A levelling valve LV, which is an adjustable-position, 3-way, lever-operated valve, is operatively connected to the compressed air supply and air bags 86 to maintain a constant load height. When an increased load in the body compresses the air in the bags 86 sufficiently to reduce the distance between the body and the axle 32, the levelling valve admits additional air under higher pressure into the bag thereby raising the body again to its original height. When load is removed from the body, air pressure in the bag raises the body causing the levelling valve to vent air from the bag until the pressure in the bag is reduced sufficiently to allow the body to settle down to its normal original height. Normally, the pressure in the air bags varies from about 15 psi when the vehicle is empty to about 95 psi when the vehicle is loaded to its rated capacity.

When it is desired to place the rail axle and wheelset in the raised or stored position, the mode selector valve MSV, which is a 3-position, 6-way, lever-operated valve, is moved to the transfer position which actuates a pilot-operated, 2-way, 2-position valve PV to open and vent air from the air bags 86 to the atmosphere through the delivery port D of the valve PV, allowing the weight of the vehicle to force it downward. Simultaneously, air is delivered to the airstroke cylinder 176. The pilot-operated valve is also connected to the levelling valve LV, as shown diagrammatically in FIG. 5, wherein its supply port S is communicative with the delivery port D of the levelling valve whose exhaust port is shown at E.

When air is delivered to airstroke cylinder 176, it forces the lever 170 outwardly which, via pin 152, retracts the bumper support pin 144 so that it clears the vertical bore 104 allowing the shaft 108 and plate 110 to compress spring 116 under pressure of the vehicle weight through bumper 138 whereby the vehicle reaches its fully lowered or retracted position where it is retained by a latching mechanism (not shown). During retracting, the air bags are guided into the phantom position shown in FIG. 4A by the action of the upper and lower bead retainers 92 and 98 respectively.

If the vehicle had been in the highway mode when the mode selector valve MSV was moved to the transfer position, air would be vented from the highway air bags 39 again allowing the weight of the vehicle to force it downward. Upon moving the mode selector valve MSV to the rail position, air would be delivered via pilot-operated valve PV and levelling valve LV to the rail air bags. Simultaneously, air is exhausted from airstroke cylinder 176 allowing spring 154 to return bumper support pin 144 to its original extended position when the vehicle rises to its normal height position with the rail wheels on the tracks and the highway wheel-axle unit retained in its elevated stored position so that the shafts 108 are above the ledge 148 which is now ready to support the vehicle weight in the event of bag rupture or air supply failure.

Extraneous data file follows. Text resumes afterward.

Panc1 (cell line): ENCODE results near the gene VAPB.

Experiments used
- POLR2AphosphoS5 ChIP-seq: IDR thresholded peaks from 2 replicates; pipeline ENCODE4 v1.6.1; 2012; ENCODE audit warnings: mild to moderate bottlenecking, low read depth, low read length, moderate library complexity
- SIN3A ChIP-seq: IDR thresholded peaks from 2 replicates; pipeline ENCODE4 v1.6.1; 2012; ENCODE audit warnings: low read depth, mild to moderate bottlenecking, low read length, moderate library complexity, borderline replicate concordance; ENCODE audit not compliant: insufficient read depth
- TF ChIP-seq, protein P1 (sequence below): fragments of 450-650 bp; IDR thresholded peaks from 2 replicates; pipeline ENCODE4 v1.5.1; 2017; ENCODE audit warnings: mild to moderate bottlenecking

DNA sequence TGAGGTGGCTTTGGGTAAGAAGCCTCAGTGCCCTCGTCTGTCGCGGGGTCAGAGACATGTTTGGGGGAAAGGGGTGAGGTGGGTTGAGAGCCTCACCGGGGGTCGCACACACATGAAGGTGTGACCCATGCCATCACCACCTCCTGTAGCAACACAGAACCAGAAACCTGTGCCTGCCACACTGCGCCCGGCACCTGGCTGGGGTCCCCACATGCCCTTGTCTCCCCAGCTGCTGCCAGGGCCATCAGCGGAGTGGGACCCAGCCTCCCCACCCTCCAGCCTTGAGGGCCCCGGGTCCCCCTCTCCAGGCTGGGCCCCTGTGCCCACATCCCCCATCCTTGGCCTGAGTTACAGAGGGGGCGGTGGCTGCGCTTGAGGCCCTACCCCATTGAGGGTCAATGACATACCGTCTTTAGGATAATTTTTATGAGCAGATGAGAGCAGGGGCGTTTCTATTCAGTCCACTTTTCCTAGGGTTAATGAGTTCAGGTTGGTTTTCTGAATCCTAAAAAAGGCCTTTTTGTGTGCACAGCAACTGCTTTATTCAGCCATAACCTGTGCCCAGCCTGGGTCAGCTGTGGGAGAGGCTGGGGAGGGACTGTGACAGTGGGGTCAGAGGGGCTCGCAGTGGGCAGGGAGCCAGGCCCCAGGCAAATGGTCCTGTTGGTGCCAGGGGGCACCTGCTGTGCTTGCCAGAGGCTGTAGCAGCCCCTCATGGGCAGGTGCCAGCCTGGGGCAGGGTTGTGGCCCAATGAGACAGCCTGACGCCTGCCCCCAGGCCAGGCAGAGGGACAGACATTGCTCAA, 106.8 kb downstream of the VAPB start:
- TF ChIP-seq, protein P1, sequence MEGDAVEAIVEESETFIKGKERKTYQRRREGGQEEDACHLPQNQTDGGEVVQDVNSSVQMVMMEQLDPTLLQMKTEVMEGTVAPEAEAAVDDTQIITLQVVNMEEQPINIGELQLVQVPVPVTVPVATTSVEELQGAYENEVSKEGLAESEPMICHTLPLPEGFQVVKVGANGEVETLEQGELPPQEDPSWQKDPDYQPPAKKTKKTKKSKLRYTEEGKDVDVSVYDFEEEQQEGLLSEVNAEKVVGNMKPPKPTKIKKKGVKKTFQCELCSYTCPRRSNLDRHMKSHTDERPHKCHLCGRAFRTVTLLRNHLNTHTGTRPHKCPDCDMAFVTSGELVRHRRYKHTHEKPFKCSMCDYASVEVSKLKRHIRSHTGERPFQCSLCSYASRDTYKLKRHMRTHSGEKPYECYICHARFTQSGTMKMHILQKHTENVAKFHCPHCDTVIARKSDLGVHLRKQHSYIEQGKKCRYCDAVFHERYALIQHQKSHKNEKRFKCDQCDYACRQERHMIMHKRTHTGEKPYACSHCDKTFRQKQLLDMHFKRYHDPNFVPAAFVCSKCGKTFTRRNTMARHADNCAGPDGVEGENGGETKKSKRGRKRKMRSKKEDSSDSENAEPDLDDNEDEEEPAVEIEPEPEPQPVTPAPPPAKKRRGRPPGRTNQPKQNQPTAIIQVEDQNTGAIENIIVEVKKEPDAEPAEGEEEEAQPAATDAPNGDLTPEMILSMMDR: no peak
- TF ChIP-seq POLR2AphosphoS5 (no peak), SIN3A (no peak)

Patent Citations
Cited PatentFiling datePublication dateApplicantTitle
US1863575 *Jan 22, 1930Jun 21, 1932Karrier Motors LtdRoad and rail transport
US2056106 *Jul 24, 1935Sep 29, 1936Kuhn John WPneumatic spring
US2140885 *May 13, 1935Dec 20, 1938Soulis Harold ACombined highway and rail vehicle axle
US2889785 *Nov 23, 1955Jun 9, 1959Chesapeake & Ohio RailwayRoad-rail vehicle
US2925791 *Mar 27, 1958Feb 23, 1960Chesapeake & Ohio RailwayRoad-rail vehicle coupling and transfer mechanism
US3002469 *Jul 6, 1959Oct 3, 1961Gen Motors CorpSuspension system for vehicle having alternate ground engaging wheel sets
US3286657 *Aug 13, 1963Nov 22, 1966Chesapeake & Ohio RailwayRailway-highway vehicle truck
US3319952 *Mar 15, 1965May 16, 1967Michelin & CiePneumatic or air springs
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Referenced by
Citing PatentFiling datePublication dateApplicantTitle
US4381713 *Sep 25, 1981May 3, 1983Bi-Modal CorporationConvertible rail-highway semi-trailer air controlled braking and suspension shifting system
US4922832 *Jan 22, 1988May 8, 1990Strick CorporationIntermodal road/rail transportation system